A world of change can happen in three months. For those keeping score, we wavered quite a bit about if we should indeed head to Kenya. Once a mark of stability in a continent known for anything but, the East African nation disintegrated into deadly tribal strife after contested presidential elections late last year. By the time we were packing our bags, we were pretty sure that Kenya was off the itinerary. A month and a half later, things had settled and we cautiously looked into visiting the nation once again.
Ultimately, it was the blessing of Jon Rosen that gave us the confidence to buy our tickets. Rosen, a childhood friend of ours and a former teacher in Kenya, continues to maintain strong contacts with the Kenyan running scene and has a good hand on the local pulse. Currently a master’s student at Johns Hopkins School of International Studies in Bologna, Italy (a future destination on the Jaunt), Rosen recently wrote the following piece that masterfully breaks down the recent, and unstable situation in Kenya. -T.A.
For someone with a deep personal connection to Kenya and its people, the presidential and parliamentary elections of last December 27th had long been marked on my calendar. On that day, opinion polls showed, Raila Odinga, a youthful populist who preached a message of ethnic harmonization, stood a fair chance of upending the aging incumbent Mwai Kibaki.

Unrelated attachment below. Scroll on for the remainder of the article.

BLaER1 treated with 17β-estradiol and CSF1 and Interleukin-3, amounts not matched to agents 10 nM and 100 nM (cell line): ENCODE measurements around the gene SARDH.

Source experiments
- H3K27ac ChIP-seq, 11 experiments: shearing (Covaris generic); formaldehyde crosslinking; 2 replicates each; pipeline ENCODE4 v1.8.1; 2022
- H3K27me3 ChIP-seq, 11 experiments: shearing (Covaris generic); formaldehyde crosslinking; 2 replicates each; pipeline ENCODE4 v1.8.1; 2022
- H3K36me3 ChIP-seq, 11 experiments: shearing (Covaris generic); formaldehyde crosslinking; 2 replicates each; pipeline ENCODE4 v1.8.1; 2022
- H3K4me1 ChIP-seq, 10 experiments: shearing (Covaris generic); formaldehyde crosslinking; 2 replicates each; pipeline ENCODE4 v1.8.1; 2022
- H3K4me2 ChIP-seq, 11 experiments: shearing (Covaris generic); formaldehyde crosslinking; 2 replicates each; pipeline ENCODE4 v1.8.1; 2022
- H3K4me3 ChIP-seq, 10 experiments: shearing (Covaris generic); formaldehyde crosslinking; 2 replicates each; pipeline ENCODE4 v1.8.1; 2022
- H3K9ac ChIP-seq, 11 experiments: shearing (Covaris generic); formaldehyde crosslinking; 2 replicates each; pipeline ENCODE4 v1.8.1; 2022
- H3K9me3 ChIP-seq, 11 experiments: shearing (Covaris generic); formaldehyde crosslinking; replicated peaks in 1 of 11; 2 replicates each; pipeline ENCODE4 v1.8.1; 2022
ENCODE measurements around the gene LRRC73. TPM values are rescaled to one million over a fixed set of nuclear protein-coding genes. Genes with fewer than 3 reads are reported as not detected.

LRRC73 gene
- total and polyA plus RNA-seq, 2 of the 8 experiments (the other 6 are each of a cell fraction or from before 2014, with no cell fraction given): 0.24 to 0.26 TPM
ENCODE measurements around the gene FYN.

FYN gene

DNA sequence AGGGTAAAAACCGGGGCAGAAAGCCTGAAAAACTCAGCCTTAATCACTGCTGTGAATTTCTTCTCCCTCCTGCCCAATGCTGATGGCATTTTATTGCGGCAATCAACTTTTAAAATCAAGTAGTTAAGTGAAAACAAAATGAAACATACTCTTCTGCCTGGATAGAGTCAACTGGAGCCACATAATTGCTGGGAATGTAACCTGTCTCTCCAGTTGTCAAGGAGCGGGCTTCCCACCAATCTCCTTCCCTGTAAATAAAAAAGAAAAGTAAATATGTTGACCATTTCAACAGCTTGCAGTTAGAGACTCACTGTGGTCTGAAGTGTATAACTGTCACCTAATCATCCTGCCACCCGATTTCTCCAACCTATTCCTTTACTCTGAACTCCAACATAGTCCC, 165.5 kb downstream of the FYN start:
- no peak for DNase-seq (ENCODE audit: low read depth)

Elected five years prior on a pledge to curb the country’s longstanding history of corruption, Kibaki was nonetheless accused of reverting to the ways of his forefathers: endorsing tribal favoritism, widening the gap between the country’s elite upper-class and its impoverished masses, and turning his back on various episodes of high-level plundering of state coffers.
As returns trickled in the day after the election, Odinga’s Orange Democratic Movement had made large gains in Parliament, and, local sources reported, had a sizeable lead in the race for the Presidency. On the 29th, however, the announcement of further results was suspended under dubious circumstances. That day, I opened my inbox to find the following message from police officer friend who’s also an athlete – and an astute political observer – in the Rift Valley town of Eldoret.
“There are some alarming news about Kibaki rigging the poll ‘n a speedy swearing in ceremony tomorrow against the peoples’ wish. You can imagine what will definitely follow. The Eldoret you knew is not the Eldoret of today, total chaos, total mess.”
Thus began the overnight plunge of a country I’d grown to love for the hospitality and kindness of its people, into one replete with the vilest of human atrocities.
How on Earth did this come to be? At the core, I see three different explanations. (more…)